The 12th tip for how to choose a cat is selecting the type of cat coats. Cats are loosely divided into two groups: longhaired and shorthaired. However, some breeds do not fall into either camp, such as the hairless Sphynx and the various Rex breeds, with their wavy, rippled hair. All cats produce proteins in their saliva, skin, and urine that are transferred to their coats and can cause reactions in some people; if you or someone in your home is so afflicted, consider one of the so-called hypoallergenic breeds.
- LONG COAT: A longhaired cat’s coat needs daily brushing and regular grooming, or it will become matted.
- SHORT COAT: Shorthaired cats tend to groom themselves, but you can help them with regular brushing.
- HAIRLESS: Although known as a hairless cat, the Sphynx is actually covered with a layer of fine down.
- REX COAT: Devon, Cornish, and Selkirk Rex cats have a wavy coat that is silky and soft to the touch.
(P) Behavioral Patterns
The 12th tip for how to choose a cat is selecting what is cat behavioral patterns which you need. While choosing kittens from a shelter, try to notice their behavioral patterns while interacting. A kitten that is clawing or biting you repeatedly could grow into an aggressive cat.
A kitten that is not willing to approach you or is shying away from crowds could grow into a timid cat. The ideal choice would be a kitten that responds to your voice or touch positively. It should also interact and play in a similar fashion with its brothers and sisters. This shows how well it can mingle within your household.
(Q) Buying from breeders
The 13th tip for how to choose a cat is buying from breeders. If you have done your research and know which breed you want, the next thing to do is contact a specialist breeder. This is particularly important if you want to show your cat or to breed from it.
A reliable breeder will be able to identify potential winners within a litter. When you buy a purebred kitten from a breeder, ask if you may see its mother, too. Good breeders will always be happy to oblige.
choosing the right cat is asking these important questions to the breeder
- How long have you been breeding cats?
- Can I have references from your vet and previous customers?
- What are the important characteristics of this breed—will the kitten be “show quality” or “pet quality”?
- Does this breed suffer from any inherited diseases, and has the kitten been screened for them?
- How much time will I need to spend grooming?
- Has the kitten been socialized—will it be OK to introduce him to children and other pets?
- Will the kitten have been vaccinated and wormed by the time he’s ready to be picked up?
- Have you registered the kitten with a registry, and may I have the printed pedigree?
- Can I have a written contract of sale, outlining both my and your (the breeder’s) rights and responsibilities, and including an agreement that the purchase is subject to a vet’s examination to check the kitten’s health?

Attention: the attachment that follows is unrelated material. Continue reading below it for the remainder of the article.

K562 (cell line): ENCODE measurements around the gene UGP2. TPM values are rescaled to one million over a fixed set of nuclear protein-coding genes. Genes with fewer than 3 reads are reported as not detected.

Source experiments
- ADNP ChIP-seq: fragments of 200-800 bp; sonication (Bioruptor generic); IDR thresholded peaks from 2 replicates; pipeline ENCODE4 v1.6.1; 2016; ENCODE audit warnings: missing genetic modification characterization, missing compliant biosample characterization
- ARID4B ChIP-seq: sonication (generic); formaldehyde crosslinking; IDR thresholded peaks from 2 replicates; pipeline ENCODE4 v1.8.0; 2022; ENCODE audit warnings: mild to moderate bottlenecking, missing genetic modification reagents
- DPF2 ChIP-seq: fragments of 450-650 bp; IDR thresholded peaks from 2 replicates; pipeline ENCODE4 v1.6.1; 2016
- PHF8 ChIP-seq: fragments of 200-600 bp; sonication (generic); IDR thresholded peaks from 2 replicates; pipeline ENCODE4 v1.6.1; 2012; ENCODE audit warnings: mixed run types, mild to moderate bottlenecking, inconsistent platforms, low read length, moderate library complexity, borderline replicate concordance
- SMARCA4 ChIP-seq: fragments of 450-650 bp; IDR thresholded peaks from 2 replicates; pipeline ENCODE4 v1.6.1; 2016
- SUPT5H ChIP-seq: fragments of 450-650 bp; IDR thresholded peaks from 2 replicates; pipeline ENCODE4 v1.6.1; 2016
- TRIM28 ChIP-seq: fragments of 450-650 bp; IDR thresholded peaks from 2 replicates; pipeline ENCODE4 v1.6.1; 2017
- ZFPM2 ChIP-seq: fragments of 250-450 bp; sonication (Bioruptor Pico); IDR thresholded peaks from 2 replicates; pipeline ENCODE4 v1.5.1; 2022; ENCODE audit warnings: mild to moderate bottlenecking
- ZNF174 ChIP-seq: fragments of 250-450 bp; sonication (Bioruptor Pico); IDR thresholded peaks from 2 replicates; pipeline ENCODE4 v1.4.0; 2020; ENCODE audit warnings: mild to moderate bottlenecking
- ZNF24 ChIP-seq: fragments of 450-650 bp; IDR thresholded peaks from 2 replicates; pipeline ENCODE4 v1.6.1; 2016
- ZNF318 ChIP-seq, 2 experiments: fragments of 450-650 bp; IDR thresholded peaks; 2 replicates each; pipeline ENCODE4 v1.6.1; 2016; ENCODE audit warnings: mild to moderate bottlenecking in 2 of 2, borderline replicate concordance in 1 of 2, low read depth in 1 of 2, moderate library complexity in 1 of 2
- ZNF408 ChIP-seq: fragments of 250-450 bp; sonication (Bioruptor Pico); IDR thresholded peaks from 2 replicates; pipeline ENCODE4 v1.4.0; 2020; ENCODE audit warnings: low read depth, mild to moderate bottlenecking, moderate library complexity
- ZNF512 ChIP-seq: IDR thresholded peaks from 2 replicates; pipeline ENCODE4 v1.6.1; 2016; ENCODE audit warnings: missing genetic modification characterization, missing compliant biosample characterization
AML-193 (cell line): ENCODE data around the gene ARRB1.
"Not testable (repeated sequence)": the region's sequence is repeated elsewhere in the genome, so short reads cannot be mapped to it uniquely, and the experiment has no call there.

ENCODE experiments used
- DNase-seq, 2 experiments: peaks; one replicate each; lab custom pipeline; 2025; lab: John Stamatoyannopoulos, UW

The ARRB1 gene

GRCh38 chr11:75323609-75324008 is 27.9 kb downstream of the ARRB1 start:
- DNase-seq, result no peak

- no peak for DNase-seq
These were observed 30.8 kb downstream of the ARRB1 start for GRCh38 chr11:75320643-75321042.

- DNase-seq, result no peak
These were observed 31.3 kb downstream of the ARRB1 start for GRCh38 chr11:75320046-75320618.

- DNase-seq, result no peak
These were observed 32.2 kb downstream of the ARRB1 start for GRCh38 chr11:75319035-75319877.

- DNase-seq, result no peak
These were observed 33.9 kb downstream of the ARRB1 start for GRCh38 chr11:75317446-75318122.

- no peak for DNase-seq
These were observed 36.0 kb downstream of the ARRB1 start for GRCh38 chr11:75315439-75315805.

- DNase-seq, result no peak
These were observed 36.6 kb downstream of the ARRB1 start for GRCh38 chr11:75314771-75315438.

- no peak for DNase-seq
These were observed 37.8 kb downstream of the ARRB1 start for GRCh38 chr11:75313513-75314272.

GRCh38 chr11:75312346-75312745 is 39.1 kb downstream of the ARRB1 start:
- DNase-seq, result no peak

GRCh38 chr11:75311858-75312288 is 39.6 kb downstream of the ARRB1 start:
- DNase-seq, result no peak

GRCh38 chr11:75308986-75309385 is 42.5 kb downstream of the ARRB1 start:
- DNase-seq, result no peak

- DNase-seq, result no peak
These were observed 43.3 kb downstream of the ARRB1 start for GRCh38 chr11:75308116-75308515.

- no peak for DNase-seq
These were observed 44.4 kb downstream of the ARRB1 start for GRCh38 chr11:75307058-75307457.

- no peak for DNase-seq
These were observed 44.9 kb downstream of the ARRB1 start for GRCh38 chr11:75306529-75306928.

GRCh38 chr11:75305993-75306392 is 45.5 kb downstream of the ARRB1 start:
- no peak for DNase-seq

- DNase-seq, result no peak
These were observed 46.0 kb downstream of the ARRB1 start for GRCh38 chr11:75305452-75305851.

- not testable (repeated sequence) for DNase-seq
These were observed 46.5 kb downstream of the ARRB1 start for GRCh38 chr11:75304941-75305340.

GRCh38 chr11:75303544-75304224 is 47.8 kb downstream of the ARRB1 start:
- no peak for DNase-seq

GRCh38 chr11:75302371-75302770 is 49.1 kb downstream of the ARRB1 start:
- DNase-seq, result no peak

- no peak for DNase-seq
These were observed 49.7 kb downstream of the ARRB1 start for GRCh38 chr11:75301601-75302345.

- Will I be able to contact you if I need advice after I bring the kitten home?
(R) Rescue shelter
The 14th tip for how to choose a cat is selecting rescue shelter. Cat shelters are full to bursting with abandoned cats and kittens in need of loving homes. If you are looking for a feline companion rather than a show cat, consider adopting from a shelter. Any adult cats will have been neutered already, reducing your initial expense. You may be asked for a donation toward the running of the shelter.
(S) Friends & Acquaintance
The 14th tip for how to choose a cat is that another way of obtaining a cat is by spreading the word among your friends and family. Somebody might know someone else whose cat has just had a litter and who is hoping to have the kittens adopted into good homes. Your veterinary clinic is another good source of information.
(T) ADOPTING A STRAY
If a stray-looking cat keeps visiting your yard and you want to give it a home, start by leaving some food out for it. If it is approachable, take the cat to the vet to establish whether it is indeed a stray.
The vet will be able to check if the cat is microchipped and simply lost. If the cat is a stray, have it examined for infectious diseases and vaccinated, and find out if it has been neutered, before taking it into your home. This is especially important if you already have cats.
- STRAY OR FERAL? While stray cats are often abandoned or lost ones that have lived with a human family for some time, feral cats have had no significant interaction with humans. They are often nervous and unapproachable.
- GENTLY, GENTLY Slowly approach cats that seem to be strays—they may be fearful of people and react by scratching or hissing. Better yet, sit and let them come to you in their own time.
- GAINING TRUST Leave some food out for the stray cat. At the start, it might not eat until after you have left, but it will soon come to think of you as a provider of food. Move the bowl a little closer to your door each day.